Cannabis edibles are Maine’s fastest growing medical marijuana segment and now make up about 7.4 percent of the market.
Maine’s medical marijuana patients spent $2 million on cannabis edibles products in 2016, according to state tax records, up from $1.2 million the year before. Edibles are the fastest growing segment of the state’s medical marijuana market and now account for about 7.4 percent of the state’s $26.8 million industry. In 2015, sales of edibles represented about 5.4 percent of the total purchases at dispensaries.
Edibles are marijuana-infused foods and beverages. A concentrated cannabis extract is typically added to a butter or oil and then used in prepared foods like cookies, cakes, and muffins. Depending on the strain of cannabis used, edibles can contain high levels of tetrahydrocannabinol (THC), the well-known psychoactive compound, or cannabidiol (CBD), a non-psychoactive compound, or a combination of the two.
“Smoking’s not for everybody,” Chad Crandall, co-owner of a company in Maine that produces medical marijuana-infused edibles, told the Press Herald. “Some people feel really weird about smoking their medicine. Some can’t have the smell, either because of their job or their housing situation. Maybe they’re teachers. Maybe they live in a nursing home. For our sickest patients, medibles and salves, it’s the only option left. It’s a sweet treat that doesn’t hurt their throat and can last for hours.”
Edibles, which within the medical marijuana market are sometimes referred to as “medibles,” have to be digested before compounds reach the bloodstream, so they elicit a delayed yet extended effect. They, like cannabis oils and capsules, offer a more lung-friendly option and allow consumers to take cannabis products without impacting those around them.
“Most of these inquiries [for edibles] come from people ages 30 to 60,” said Keri-Jon Wilson, co-owner of a Maine medical cannabis edible company. “For that older generation, edibles can either be a nice introduction to cannabis, or an alternative way to use cannabis for those who want to be discreet or have health concerns from smoking.”[/vc_column_text][/vc_column][/vc_row][vc_row][vc_column][vc_single_image image=”17365″ img_size=”1200×250″ onclick=”custom_link” img_link_target=”_blank” link=”https://www.medicalmarijuanainc.com/overview-of-medical-marijuana-research/”][/vc_column][/vc_row][vc_row][vc_column][vc_column_text]The program’s edibles figures do not include any sales by the 3,200 registered caregivers that produce wholesale-infused products for the medical marijuana market. Caregiver sales are not tracked by the state, so estimates on their edible market are unavailable.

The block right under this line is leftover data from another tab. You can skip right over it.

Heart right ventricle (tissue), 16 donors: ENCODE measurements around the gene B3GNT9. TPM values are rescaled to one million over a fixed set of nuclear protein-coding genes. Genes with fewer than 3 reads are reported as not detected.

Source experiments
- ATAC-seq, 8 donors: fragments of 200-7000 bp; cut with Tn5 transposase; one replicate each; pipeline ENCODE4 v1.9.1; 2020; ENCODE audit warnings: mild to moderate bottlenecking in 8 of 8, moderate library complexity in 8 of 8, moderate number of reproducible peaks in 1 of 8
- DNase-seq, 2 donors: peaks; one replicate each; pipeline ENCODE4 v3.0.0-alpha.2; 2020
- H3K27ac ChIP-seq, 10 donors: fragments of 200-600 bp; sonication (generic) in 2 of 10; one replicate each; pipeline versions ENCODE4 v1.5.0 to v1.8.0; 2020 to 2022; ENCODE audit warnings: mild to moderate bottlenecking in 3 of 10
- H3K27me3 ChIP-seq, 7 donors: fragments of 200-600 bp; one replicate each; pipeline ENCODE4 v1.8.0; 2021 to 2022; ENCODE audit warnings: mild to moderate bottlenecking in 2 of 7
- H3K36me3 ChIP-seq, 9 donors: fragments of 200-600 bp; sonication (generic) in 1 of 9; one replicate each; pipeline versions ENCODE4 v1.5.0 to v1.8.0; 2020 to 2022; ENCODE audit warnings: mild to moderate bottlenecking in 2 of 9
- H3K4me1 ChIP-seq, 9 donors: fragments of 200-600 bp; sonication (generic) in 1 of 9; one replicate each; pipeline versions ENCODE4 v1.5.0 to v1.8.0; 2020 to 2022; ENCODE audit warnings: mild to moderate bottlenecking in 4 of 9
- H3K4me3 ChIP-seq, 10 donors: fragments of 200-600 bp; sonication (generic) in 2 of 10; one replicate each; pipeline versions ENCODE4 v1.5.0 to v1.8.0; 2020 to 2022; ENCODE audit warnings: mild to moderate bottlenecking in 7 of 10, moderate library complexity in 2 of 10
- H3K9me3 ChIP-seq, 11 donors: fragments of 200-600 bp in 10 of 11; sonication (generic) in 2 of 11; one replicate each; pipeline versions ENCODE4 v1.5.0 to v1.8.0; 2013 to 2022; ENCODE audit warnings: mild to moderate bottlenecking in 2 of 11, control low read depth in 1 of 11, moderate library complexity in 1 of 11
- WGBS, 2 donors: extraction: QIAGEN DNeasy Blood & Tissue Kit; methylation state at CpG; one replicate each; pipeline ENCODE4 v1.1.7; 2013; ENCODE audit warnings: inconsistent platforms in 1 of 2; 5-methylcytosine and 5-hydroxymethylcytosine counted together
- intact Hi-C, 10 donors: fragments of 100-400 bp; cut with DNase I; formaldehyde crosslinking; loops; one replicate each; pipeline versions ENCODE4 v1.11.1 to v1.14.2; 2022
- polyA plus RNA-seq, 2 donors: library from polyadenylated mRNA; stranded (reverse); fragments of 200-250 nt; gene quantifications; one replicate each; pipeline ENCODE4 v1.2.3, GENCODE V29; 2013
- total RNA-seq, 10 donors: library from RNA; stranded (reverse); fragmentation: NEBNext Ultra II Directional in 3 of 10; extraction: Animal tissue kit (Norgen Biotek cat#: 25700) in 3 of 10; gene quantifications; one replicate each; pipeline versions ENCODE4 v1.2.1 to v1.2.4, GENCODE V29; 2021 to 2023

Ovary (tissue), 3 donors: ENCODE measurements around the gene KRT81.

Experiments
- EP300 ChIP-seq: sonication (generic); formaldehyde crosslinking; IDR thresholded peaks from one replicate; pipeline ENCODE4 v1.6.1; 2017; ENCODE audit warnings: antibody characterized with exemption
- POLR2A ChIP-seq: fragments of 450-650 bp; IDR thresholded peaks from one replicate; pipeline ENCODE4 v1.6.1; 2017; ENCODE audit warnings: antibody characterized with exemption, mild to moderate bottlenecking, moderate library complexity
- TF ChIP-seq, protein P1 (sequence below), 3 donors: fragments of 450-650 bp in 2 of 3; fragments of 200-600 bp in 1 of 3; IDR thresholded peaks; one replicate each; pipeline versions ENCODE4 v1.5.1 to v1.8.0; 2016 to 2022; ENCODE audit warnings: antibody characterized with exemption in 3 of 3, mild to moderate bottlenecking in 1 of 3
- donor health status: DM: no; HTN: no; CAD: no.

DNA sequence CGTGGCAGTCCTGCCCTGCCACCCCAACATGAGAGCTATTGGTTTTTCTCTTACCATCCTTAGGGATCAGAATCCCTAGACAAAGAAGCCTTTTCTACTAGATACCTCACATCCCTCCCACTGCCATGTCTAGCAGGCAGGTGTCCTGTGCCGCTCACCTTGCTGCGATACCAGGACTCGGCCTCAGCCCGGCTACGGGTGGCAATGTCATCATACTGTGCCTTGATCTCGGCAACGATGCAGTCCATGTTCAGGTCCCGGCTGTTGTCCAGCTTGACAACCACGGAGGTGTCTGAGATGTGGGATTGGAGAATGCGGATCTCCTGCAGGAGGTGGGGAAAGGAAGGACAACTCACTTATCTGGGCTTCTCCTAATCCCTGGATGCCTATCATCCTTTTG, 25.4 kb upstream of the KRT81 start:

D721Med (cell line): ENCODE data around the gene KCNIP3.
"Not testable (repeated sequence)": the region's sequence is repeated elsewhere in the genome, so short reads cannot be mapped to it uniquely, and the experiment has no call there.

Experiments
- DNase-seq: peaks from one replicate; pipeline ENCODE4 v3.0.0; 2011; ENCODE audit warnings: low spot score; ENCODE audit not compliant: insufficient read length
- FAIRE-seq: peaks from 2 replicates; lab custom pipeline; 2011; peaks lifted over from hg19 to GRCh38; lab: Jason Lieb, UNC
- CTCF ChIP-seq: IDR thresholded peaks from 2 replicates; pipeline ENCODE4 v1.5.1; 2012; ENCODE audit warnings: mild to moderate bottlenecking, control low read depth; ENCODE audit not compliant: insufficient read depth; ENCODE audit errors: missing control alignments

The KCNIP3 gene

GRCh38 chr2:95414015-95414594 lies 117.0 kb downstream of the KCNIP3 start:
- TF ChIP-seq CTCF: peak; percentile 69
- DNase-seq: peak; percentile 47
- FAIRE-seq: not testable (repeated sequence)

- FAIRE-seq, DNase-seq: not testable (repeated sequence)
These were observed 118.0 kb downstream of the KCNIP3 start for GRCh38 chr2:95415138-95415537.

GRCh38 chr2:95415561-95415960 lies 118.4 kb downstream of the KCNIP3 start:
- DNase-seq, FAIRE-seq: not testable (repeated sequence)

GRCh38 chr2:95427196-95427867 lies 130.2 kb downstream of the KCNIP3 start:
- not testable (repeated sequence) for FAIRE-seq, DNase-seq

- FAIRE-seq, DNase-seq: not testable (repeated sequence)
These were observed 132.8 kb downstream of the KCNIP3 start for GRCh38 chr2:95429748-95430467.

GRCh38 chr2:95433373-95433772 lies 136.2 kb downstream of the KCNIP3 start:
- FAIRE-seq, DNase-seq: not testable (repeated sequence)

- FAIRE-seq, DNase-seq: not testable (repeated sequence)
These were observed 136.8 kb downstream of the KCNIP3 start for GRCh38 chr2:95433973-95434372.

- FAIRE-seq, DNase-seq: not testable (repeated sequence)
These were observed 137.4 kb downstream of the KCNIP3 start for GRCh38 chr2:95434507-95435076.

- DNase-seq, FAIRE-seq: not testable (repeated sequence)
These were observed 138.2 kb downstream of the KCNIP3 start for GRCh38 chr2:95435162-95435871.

The head of the Maine Dispensary Operations Association, Tim Small, estimates that by 2018 edibles will make up about 20 percent of all medical marijuana dispensary sales in Maine.
Maine voters legalized medical marijuana November 1999. The state has experienced a surge in registered medical marijuana patients over the past year. The Medical Use of Marijuana Act allows qualified patients with the recommendation of a licensed physician to possess up to 2.5 ounces of useable or prepared marijuana and to cultivate a maximum of six mature plants.
Maine, which legalized adult use marijuana in the 2016 election, is slated to launch its recreational market in early 2018. It’s one of eight U.S. states that have passed laws legalizing and regulating adult use marijuana.
On average, edibles make up 10 percent of the total cannabis market in states where recreational marijuana is legal, the Press Herald reports, suggesting Maine’s edible market will soon grow even higher. In 2016, the edible market made up 14 percent, 9 percent, and 7 percent of total adult use sales in Colorado, Washington, and Oregon, respectively.